RE: [flyleafbooklovers] VOTE for October and November

From: Evelyn Daniel
Sent on: Friday, August 24, 2012 3:51 PM

Wonderful, Ed.  Thanks for sharing.  The article resonates with all the parents among us.

Evelyn

 

From: [address removed] [mailto:[address removed]] On Behalf Of ed
Sent: Friday, August 24, 2012 3:20 PM
To: [address removed]
Subject: RE: [flyleafbooklovers] VOTE for October and November

 

I haven't been a presence at your meetings for awhile and am not sure when I'll be back, but I follow the suggestion emails closely.

The mention of Ian Frazier put me in mind of what I remembered as one of the funniest things I had read in years.  It endures, even though I am now quite far from the stage of parenting during which it resonated most profoundly:  http://www.theatlantic.com/magazine/archive/1997/02/laws-concerning-food-and-drink-household-principles-lamentations-of-the-father/305013/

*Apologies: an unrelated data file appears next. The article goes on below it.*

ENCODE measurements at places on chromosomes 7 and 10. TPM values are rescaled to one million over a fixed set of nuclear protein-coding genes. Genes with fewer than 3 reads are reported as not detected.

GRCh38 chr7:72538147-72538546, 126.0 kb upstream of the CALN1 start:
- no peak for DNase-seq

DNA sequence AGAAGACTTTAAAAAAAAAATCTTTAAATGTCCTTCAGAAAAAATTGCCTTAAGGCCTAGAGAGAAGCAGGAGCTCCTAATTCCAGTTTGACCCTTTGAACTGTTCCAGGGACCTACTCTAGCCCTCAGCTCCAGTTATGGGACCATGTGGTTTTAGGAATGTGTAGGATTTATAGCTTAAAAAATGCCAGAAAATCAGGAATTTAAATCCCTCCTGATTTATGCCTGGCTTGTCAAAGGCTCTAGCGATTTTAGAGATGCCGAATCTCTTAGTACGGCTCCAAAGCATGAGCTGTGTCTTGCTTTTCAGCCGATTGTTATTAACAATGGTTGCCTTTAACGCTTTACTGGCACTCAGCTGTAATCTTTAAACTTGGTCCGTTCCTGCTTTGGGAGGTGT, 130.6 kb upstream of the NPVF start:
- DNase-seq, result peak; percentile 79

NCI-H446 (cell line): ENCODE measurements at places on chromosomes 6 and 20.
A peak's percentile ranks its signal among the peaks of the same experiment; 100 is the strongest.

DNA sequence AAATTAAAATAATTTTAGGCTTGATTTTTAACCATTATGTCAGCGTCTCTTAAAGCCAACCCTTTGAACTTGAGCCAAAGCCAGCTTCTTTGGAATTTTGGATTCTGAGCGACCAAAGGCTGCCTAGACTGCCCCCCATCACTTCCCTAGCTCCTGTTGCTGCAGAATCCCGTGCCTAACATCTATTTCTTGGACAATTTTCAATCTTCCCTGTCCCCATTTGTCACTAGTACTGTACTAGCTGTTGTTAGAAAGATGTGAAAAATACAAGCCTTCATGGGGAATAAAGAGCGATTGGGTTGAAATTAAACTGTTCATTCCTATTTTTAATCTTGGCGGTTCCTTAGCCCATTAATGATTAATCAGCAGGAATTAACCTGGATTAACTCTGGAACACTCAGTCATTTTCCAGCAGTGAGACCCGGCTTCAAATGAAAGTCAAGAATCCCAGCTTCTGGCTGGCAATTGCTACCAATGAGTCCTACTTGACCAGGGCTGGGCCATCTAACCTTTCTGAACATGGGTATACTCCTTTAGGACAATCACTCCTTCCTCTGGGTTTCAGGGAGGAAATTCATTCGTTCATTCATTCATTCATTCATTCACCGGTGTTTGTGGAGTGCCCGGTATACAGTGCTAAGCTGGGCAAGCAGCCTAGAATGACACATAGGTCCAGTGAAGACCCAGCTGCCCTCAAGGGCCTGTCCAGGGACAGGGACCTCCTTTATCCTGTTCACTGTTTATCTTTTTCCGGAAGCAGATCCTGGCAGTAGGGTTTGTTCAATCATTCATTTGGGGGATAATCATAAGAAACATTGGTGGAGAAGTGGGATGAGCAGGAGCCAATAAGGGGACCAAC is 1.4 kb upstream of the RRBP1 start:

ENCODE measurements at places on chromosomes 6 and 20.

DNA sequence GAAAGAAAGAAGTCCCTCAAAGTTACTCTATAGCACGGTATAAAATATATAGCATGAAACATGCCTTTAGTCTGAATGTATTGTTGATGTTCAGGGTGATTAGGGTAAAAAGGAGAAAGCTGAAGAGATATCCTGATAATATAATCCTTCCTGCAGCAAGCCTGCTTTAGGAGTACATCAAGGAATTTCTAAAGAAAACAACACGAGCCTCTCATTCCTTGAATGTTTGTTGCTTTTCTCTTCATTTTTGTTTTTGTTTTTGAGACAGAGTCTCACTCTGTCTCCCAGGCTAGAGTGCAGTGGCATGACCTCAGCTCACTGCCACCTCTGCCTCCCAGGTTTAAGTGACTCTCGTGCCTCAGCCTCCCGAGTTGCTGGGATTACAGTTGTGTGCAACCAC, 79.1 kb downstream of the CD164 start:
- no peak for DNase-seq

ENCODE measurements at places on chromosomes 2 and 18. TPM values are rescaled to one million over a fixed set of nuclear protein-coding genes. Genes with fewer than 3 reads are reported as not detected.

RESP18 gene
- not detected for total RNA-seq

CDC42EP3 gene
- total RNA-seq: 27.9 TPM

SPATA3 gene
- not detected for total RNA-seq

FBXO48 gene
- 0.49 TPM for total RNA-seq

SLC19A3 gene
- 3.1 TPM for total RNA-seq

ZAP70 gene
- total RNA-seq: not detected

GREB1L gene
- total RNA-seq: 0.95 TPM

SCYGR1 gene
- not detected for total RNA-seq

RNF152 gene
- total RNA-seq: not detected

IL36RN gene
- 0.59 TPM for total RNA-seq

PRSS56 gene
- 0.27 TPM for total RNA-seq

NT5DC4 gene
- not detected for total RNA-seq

Enjoy.


From: [address removed]
To: [address removed]
Subject: [flyleafbooklovers] VOTE for October and November
Date: Fri, 24 Aug 2012 15:00:29 -0400

We got some great suggestions from Tracey and Evelyn...some of which we've voted on in the past and some we've read in the past and others we are waiting to come out onto paperback (like Thinking, Fast and Slow, not out until Feb 2013).
for our Vote i've narrowed the lists to these 3 for Fiction/Nonfiction, each.
Please rank in order of preference! If we have a lot of interest in more than 1 title I may go ahead and just schedule that for November/December! thanks :)
Nonfiction
1) (with Evelyn's plug)
NOW YOU SEE IT: How Technology and Brain Science will Transform Schools and Business for the 21st Century (Viking, 2011).
The paperback edition just came out.  Cathy is a chaired professor at Duke and co-founder of a “collaboratory” called HASTAC (For Humanities, Arts, Science, and Technology); I listened to her talk on Thursday at Flyleaf and I think I can guarantee there’s a lot of issues addressed in the book that would make a good discussion for us.

"As scholarly as [it] is . . . this book about education happens to double as an optimistic, even thrilling, summer read." —The New York Times